For the past few weeks, the TikTok application has been under fire. Several states and companies in the world have already decided to ban it. The reason given is the risk that users’ data will end up in the hands of Chinese authorities. Despite the formal lack of evidence, the precautionary principle seems to prevail.

Trust between users

In our book, we insist on the fundamental role of the platform, which must create a climate of trust between its users. The case of TikTok, however, is particular. Indeed, some users do not seek contact with each other, which means that TikTok is also entertaining for users who are not following any other user. This implies that the need for trust between users is less prevalent compared to other platforms such as Amazon or Airbnb.

Trust in the platform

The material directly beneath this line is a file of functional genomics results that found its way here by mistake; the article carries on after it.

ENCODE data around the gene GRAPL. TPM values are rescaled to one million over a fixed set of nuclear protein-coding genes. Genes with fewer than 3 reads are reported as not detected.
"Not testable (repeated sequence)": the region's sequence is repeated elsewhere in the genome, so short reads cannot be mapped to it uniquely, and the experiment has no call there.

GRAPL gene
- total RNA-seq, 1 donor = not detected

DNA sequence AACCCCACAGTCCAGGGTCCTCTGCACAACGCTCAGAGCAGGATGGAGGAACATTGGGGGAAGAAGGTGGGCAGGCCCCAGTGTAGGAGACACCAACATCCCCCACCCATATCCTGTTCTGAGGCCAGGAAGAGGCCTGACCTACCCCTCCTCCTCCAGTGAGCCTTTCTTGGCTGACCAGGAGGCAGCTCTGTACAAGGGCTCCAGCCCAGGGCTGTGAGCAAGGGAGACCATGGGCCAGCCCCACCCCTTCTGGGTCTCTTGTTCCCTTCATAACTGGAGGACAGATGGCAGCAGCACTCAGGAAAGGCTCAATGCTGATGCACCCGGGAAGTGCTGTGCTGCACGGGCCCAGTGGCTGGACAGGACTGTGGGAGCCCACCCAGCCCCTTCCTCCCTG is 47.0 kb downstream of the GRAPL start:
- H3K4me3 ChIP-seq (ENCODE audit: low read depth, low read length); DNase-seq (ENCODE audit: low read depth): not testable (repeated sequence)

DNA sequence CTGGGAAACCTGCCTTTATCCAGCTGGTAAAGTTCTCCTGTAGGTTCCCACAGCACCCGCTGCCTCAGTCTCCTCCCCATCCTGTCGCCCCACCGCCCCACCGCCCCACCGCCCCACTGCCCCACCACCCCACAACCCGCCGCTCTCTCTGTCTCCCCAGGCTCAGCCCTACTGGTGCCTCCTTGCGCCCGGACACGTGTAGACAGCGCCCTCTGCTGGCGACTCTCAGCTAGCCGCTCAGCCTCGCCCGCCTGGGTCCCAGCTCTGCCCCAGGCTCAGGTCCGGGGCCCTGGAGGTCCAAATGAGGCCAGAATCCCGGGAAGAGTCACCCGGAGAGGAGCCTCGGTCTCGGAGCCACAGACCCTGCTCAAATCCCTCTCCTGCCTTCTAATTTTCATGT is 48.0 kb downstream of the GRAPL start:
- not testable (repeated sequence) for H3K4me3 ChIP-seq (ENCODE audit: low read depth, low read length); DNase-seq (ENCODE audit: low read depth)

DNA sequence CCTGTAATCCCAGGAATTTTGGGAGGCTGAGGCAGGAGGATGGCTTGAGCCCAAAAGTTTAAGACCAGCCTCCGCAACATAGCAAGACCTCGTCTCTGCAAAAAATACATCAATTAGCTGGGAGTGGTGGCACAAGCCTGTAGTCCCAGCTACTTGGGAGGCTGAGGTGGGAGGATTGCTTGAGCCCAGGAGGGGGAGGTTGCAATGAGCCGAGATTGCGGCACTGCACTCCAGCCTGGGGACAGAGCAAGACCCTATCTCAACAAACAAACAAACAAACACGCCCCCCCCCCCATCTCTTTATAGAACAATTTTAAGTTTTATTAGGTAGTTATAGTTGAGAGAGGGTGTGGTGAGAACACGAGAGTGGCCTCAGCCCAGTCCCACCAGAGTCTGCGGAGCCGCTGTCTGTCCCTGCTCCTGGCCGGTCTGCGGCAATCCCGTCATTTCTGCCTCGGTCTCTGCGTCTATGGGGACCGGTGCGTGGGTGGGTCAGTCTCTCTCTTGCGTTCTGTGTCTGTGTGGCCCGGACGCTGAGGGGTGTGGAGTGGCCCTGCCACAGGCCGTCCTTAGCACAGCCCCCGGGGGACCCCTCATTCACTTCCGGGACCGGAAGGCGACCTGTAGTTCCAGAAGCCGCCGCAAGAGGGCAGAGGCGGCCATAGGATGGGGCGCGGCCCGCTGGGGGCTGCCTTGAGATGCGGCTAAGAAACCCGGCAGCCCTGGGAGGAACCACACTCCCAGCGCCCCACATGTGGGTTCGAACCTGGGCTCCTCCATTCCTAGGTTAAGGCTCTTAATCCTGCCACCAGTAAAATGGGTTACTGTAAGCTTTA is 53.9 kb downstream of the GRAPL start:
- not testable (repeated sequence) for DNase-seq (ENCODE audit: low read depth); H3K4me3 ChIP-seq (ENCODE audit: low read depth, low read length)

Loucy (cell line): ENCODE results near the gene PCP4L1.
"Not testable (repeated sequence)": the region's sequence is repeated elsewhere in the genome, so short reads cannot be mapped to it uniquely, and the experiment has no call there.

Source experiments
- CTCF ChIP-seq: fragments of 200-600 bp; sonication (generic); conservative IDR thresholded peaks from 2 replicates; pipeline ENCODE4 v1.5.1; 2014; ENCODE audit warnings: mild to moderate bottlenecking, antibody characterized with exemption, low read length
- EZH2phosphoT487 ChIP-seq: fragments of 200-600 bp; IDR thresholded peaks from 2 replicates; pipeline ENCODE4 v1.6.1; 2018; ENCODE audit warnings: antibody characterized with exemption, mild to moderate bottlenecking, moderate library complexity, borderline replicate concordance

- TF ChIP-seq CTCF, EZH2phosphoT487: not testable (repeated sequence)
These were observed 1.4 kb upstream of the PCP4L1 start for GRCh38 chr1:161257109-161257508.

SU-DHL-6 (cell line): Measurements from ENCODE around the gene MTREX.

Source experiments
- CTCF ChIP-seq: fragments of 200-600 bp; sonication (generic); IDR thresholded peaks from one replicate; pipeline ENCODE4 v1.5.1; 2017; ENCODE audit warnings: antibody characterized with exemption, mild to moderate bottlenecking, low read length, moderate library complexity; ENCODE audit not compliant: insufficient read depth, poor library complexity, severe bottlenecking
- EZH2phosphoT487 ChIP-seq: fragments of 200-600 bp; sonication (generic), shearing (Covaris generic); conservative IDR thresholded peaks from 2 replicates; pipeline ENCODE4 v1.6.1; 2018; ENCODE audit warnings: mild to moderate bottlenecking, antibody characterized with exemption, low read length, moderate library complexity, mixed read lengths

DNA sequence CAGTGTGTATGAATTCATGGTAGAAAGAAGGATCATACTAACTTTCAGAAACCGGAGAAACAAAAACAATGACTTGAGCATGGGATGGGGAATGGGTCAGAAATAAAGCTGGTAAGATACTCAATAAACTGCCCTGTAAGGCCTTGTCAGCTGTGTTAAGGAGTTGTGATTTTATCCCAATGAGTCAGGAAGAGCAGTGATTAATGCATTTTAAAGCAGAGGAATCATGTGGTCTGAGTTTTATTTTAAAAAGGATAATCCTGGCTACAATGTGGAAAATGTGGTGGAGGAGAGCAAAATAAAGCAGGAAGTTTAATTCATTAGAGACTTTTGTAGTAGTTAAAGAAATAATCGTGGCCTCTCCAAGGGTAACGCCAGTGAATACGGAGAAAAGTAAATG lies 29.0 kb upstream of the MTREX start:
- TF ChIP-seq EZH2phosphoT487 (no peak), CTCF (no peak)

The question of trust is raised here at another level and with respect to a group of actors, less visible, but nevertheless very interested in the activity that takes place on the platform. As is the case with many social networks, the mechanism by which the platform captures value relies on both advertising and the sale of behavioral data to third-party companies specialized in consumer analytics and profiling (as we discuss it in Chapter 5 of the book). It is the responsibility of the platform to be clear on the use of the data collected and since the introduction of the GDPR in Europe, this must be done in full transparency and with the user’s consent.

In the case of TikTok, it seems that the platform is not able to guarantee this transparency and that there is, therefore, a breach of trust. This damages the reputation of the platform and, thereby, its business model. In Chapter 6 of the book, we review different ways to increase the level of trust between platform users.